## Tutorial: Derivatives of logarithmic and exponential functions

This tutorial: Part B: Derivatives of exponential functions

(This topic is also in Section 4.5 in *Applied Calculus*or Section 11.5 in

*Finite Mathematics and Applied Calculus*) #[I don't like this new tutorial. Take me back to the old tutorial!][No me gusta este nueve tutorial. ¡Regresame al tutorial más viejo!]#

#[Derivative of][Derivada de]#

The derivative of $e^x$ and $b^x$ are given by the following formulas
*e*#[and][y]#^{x}*b*^{x}**1. Derivative of $e^x$**

$\dfrac{d}{dx}(e^x) = e^x$ \gap[20] \t Yes, the derivative of $e^x$ is itself!

**2. Derivative of $b^x$**

$\dfrac{d}{dx}(b^x) = b^x \ln b$ \gap[1] \t When $b = e$, this agrees with (1); see below.

**#[Note][Nota]#**When $b = e$ in formula (2), then $\ln b = \ln e = 1$, so (2) gives the same formula as (1).

**%%Examples**

**1.**$\dfrac{d}{dx}(5^x) = 5^x\ln\,5$ \gap[5] \t

#[Formula][Fórmula]# 2

\\ **2.**$\dfrac{d}{dx}(5e^x) = 5e^x$ \gap[5] \t Derivative of a constant times a function \\

**3.**$\dfrac{d}{dx}\left[-4(20^x)\right] = -4(20^x)\ln\,20$ \gap[5] \t Derivative of a constant times a function \\

**4.**$\dfrac{d}{dx}\left(x^2e^x) = 2xe^x + x^2e^x$ \gap[5] \t Product rule \\ $\qquad {}= e^x(2x+x^2)$

**Some for you**

**%%Q**Where do these formulas come from?

**%%A**For derivations of these formulas, consult Section 4.5 in

*Applied Calculus*or Section 11.5 in

*Finite Mathematics and Applied Calculus*.

Derivatives of exponentials of functions

We now know how to differentiate expressions that contain $b^x$ for any base $b$. What about $b$ raised to more complicated quantities, for instance $2^{x^2-3x+2}$? For things like this we need to use the chain rule (see the %%chainruletut):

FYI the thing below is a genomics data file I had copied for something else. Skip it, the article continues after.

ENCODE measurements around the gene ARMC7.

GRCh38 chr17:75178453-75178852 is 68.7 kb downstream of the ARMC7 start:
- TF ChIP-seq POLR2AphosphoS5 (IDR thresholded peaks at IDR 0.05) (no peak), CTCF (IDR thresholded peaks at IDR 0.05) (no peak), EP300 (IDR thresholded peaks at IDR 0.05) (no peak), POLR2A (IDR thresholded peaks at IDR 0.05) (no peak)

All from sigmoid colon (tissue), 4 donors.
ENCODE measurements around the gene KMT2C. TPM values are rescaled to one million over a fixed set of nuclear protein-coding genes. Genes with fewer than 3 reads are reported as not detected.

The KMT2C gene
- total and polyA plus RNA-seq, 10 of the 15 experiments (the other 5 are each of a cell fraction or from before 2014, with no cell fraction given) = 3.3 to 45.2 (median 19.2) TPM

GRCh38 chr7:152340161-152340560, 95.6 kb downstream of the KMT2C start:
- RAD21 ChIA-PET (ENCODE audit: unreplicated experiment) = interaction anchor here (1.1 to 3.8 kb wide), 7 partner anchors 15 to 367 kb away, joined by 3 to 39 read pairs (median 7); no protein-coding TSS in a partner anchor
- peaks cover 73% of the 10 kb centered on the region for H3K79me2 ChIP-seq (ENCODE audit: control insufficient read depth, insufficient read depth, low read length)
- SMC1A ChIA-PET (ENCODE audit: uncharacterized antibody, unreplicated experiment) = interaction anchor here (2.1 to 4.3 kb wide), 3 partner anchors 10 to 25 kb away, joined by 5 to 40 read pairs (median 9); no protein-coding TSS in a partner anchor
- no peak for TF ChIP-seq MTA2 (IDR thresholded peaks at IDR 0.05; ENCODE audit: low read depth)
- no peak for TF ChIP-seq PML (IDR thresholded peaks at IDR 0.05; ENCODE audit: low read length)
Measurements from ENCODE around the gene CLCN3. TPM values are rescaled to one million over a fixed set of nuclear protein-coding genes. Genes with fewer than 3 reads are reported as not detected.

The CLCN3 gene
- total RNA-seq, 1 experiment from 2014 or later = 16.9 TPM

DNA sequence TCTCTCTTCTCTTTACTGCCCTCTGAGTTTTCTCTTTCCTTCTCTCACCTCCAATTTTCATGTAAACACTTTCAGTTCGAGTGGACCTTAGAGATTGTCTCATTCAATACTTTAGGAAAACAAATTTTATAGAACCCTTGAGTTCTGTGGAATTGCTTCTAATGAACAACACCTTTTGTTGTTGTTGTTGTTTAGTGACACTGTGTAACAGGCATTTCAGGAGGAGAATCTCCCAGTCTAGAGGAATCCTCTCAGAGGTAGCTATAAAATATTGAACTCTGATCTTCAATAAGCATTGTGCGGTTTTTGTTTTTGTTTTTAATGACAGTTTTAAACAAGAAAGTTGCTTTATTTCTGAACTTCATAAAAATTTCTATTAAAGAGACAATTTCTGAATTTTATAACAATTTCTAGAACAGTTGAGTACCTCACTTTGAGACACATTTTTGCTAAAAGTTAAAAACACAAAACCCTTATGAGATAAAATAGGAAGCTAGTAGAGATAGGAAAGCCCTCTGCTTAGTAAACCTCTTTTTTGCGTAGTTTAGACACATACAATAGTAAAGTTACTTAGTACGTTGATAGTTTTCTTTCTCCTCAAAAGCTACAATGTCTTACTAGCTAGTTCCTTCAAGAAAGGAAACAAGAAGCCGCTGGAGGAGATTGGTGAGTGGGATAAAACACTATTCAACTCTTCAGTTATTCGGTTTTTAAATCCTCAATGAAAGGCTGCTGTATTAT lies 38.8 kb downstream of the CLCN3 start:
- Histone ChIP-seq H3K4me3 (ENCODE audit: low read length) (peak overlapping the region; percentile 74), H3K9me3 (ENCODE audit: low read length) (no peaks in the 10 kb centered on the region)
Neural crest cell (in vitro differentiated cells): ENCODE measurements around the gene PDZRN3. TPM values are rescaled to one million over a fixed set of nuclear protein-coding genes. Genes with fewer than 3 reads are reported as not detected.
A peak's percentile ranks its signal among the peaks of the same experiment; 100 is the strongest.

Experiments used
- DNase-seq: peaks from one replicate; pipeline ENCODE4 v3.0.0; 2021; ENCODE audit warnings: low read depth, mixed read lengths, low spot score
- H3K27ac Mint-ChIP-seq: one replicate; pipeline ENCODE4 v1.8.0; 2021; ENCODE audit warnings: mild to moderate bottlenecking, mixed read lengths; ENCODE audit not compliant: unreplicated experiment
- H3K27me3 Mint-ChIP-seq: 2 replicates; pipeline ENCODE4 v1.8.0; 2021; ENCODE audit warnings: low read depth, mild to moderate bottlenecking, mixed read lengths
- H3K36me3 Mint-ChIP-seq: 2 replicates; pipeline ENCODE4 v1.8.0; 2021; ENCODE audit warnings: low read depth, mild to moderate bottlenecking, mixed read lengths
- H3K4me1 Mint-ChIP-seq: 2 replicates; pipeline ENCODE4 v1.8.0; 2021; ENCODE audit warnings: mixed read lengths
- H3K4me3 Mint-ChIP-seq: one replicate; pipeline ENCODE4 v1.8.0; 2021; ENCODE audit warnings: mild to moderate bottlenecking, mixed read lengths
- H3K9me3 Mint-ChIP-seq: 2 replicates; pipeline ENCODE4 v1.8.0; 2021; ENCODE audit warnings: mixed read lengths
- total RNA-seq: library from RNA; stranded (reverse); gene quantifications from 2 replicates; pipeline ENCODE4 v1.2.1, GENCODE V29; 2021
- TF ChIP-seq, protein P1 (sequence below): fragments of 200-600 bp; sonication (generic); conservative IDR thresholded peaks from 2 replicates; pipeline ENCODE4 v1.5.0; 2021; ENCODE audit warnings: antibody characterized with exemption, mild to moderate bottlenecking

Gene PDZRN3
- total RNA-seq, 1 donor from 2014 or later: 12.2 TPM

**Differentiating exponentials of functions**

\\ \t
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\t
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*Derivative of $e$ rised to a quantity is $e$ raised to that that quantity times the derivative of that quantity.*

*The derivative of the b raised to a quantity is the product of b raised to that quantity with ln b, times the derivative of that quantity.*

**%%Examples**

**5.**$\dfrac{d}{dx}\left[e^{\color{blue}{x^2+x}}\right] = e^{\color{blue}{x^2+x}}\dfrac{d}{dx}[\color{blue}{x^2+x}]$ \t ${}= (2x+1)e^{x^2+2}$

\\

**6.**$\dfrac{d}{dx}\left[3^{\color{blue}{x^2+x}}\right] = \left(3^{\color{blue}{x^2+x}}\ln 3\right)\dfrac{d}{dx}[\color{blue}{x^2+x}]$ \t ${}= (2x+1)3^{x^2+2}\ln 3$**Some for you**

Now try the exercises in Section 4.5 in

*Applied Calculus*or Section 11.5 in*Finite Mathematics and Applied Calculus*.*January 2022*

Copyright © 2019 Stefan Waner and Steven R. Costenoble

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